Ovens & Ranges

5 Simple, Delicious Twists on Hot Chocolate

Your hot cocoa could be better.

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There’s a lot to hate about winter—shoveling snow, icy roads, and the biting cold—but very little that can’t be made better with the addition of a giant mug of hot cocoa. And while there's plenty to be said for good ol’ Swiss Miss, we’d venture to suggest that the experience of cocoa-drinking could be improved by branching out to new varieties of chocolatey flavor.

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There’s no need to bid farewell to ordinary drinking chocolate (with a marshmallow or two thrown in for good measure, of course), but it’s time to expand your horizons. Don’t worry—we’ll help. Here are five delicious ways to sip winter’s most comforting beverage.

1. Nutella Hot Chocolate

You only need two ingredients to make Nutella hot chocolate.

This recipe requires about the same amount of effort as dumping a packet of hot cocoa mix in warm milk, but the payoff is phenomenal: rich, hazelnut-y goodness.

We like to heat milk on the stovetop, add Nutella a spoonful at a time, and then taste regularly until the flavor is at our desired intensity. But if you like to follow a recipe, Gimme Some Oven has more specific instructions and measurements.

2. Peppermint Hot Chocolate

Peppermint hot chocolate is a delicious way to use up leftover candy canes.

Chocolate and peppermint is one the all time great flavor pairings, so adding peppermint flavor to your hot chocolate seems like a no-brainer.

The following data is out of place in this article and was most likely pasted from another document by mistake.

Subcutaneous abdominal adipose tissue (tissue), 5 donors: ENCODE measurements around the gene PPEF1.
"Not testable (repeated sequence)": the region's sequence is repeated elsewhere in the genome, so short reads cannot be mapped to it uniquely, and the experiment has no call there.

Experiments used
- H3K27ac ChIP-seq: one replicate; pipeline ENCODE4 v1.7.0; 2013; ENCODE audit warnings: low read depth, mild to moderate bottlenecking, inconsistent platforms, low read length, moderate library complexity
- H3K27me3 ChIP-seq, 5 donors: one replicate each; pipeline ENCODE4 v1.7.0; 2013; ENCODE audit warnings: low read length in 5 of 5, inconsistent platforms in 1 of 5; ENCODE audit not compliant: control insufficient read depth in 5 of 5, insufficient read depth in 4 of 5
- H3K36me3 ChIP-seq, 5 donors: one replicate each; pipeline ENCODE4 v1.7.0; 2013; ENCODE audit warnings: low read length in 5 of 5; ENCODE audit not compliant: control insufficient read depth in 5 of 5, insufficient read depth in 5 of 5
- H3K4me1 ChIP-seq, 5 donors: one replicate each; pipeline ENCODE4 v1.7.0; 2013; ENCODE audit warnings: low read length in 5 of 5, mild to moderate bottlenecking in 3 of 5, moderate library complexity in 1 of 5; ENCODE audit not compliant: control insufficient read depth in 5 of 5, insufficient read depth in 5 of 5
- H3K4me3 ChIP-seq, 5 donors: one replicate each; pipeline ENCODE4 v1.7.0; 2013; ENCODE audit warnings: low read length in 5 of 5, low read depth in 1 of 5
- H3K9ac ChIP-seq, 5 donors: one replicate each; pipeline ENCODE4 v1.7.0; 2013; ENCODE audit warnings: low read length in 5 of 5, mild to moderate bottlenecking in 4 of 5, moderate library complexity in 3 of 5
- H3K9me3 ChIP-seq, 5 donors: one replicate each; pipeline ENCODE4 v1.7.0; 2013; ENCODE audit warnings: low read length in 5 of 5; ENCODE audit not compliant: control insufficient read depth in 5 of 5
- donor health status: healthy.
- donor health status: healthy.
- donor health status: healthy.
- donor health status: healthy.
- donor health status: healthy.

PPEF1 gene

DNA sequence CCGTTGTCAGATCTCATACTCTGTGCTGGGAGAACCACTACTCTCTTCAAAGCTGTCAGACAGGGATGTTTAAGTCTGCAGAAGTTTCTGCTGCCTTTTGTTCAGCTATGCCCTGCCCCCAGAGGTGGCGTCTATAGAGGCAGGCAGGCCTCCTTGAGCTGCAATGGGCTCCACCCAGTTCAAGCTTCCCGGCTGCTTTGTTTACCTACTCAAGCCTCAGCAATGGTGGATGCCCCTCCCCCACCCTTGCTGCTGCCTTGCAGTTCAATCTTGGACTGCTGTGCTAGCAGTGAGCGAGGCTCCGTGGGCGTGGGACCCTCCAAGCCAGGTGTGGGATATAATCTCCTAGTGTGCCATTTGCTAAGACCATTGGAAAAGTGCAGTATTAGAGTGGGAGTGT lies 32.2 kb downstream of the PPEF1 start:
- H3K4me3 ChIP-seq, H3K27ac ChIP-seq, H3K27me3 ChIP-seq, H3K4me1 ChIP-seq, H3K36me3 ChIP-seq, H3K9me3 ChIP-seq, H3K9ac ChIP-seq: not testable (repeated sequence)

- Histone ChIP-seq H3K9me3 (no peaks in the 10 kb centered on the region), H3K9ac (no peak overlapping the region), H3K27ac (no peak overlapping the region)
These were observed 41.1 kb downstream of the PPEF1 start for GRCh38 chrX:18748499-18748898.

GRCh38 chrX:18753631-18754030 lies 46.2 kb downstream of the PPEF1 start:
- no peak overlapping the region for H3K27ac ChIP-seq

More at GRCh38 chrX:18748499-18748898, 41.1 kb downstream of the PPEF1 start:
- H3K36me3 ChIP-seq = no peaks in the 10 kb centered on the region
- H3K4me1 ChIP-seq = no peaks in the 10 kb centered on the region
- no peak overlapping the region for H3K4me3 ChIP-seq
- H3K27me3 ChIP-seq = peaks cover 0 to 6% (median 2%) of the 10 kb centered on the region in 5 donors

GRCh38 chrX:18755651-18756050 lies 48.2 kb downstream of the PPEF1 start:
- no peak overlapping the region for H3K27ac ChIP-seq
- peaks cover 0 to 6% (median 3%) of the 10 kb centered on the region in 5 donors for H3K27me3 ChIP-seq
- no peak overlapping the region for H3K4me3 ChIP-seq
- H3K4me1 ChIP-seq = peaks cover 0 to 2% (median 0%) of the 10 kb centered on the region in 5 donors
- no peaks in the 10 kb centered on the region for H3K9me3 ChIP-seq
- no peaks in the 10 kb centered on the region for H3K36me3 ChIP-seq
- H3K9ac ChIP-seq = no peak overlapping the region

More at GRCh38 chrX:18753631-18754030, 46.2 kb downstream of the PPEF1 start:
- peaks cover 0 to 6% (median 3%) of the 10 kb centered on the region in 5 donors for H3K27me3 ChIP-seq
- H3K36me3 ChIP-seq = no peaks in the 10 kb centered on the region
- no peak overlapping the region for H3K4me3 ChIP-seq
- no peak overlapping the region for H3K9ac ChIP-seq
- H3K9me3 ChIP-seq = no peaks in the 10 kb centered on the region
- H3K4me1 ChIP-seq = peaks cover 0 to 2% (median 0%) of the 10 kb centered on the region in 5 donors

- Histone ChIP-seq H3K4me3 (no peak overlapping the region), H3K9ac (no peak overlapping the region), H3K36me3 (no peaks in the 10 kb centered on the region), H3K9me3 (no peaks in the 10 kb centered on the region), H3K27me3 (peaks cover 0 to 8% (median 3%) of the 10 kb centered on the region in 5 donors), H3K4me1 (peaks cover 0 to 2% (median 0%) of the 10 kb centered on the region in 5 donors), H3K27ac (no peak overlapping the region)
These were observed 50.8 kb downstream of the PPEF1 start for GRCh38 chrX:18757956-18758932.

Number 2 Pencil whips it up using peppermint extract and crushed candy cane garnish, while Martha Stewart melts peppermint sticks into hot chocolate to add a kick of that refreshing seasonal flavor.

3. Salted Caramel Hot Chocolate

A touch of salt brings out the flavors of the chocolate and caramel.

Chocolate and mint isn’t the only great pairing that you can harness to turn a good cup of cocoa into a great one. In fact, we’d be hard-pressed to think of a reason why we’d want to refrain from adding caramel syrup to a mug of steaming, drinkable chocolate.

Savory Sweet Life’s recipe for salted caramel hot chocolate certainly makes a solid argument in favor of adding caramel.

4. Mexican Hot Chocolate

Mexican hot chocolate has a spicy kick.

If you’re a fan of intense spices, Mexican-style hot chocolate should be right up your alley.

This recipe from Serious Eats calls for the addition of cinnamon and cayenne to your cocoa. For added complexity of flavor, we wouldn’t say no to the use of actual Mexican chocolate, rather than your standard Hershey’s unsweetened cocoa.

5. Coconut Tres Leches Hot Chocolate

You can play with both the flavoring and the type of milk you use.

If you’re really looking to test the limits of what hot chocolate can be, why not try switching up the milk rather than just the flavoring?

Mel’s Kitchen offers up this recipe for coconut tres leches hot chocolate, which uses a combination of regular milk, sweetened condensed milk, and coconut milk to build up extra creaminess.

Bonus: Boozy Hot Chocolate

Spiking your hot cocoa is an easy way to add flavor (and, well, booze.)

Let’s not forget that booze can be a great addition to hot chocolate, whether it’s Kahlua, mezcal, or your homemade egg nog.

At the end of the day, hot chocolate is something both children and adults can enjoy—just keep the spiked stuff out of the reach of tiny hands.

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